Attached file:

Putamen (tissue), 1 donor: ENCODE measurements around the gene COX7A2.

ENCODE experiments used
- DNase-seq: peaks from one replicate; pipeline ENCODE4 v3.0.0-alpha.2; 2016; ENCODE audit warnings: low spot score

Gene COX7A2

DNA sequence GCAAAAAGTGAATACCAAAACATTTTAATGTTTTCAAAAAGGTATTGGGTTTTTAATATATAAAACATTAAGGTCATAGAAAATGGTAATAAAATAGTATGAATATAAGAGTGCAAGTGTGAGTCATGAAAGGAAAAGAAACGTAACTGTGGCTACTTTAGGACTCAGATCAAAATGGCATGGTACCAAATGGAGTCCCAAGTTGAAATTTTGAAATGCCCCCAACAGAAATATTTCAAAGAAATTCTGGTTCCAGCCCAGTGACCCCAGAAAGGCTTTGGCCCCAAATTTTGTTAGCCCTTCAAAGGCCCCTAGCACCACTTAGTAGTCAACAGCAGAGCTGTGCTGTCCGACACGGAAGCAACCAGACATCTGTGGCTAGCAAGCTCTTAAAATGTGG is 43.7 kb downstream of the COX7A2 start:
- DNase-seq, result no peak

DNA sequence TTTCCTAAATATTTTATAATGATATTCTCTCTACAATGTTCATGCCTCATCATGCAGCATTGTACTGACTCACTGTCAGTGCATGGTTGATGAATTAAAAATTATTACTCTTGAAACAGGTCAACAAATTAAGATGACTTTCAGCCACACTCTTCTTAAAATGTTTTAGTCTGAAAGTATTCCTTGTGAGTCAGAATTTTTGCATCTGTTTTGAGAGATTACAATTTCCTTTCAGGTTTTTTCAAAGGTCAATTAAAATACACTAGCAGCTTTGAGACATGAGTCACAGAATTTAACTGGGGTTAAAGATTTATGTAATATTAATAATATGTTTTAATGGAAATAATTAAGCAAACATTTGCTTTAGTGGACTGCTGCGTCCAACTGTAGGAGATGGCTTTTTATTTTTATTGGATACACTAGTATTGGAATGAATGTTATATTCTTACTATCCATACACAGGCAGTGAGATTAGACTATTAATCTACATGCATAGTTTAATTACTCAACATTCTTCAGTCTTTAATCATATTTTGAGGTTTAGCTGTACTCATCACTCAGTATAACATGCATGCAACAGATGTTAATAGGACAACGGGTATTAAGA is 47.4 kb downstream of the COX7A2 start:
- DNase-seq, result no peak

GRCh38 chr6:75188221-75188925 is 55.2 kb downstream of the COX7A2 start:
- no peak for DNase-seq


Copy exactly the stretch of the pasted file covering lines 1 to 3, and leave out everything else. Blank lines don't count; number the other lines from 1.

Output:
Putamen (tissue), 1 donor: ENCODE measurements around the gene COX7A2.

ENCODE experiments used
- DNase-seq: peaks from one replicate; pipeline ENCODE4 v3.0.0-alpha.2; 2016; ENCODE audit warnings: low spot score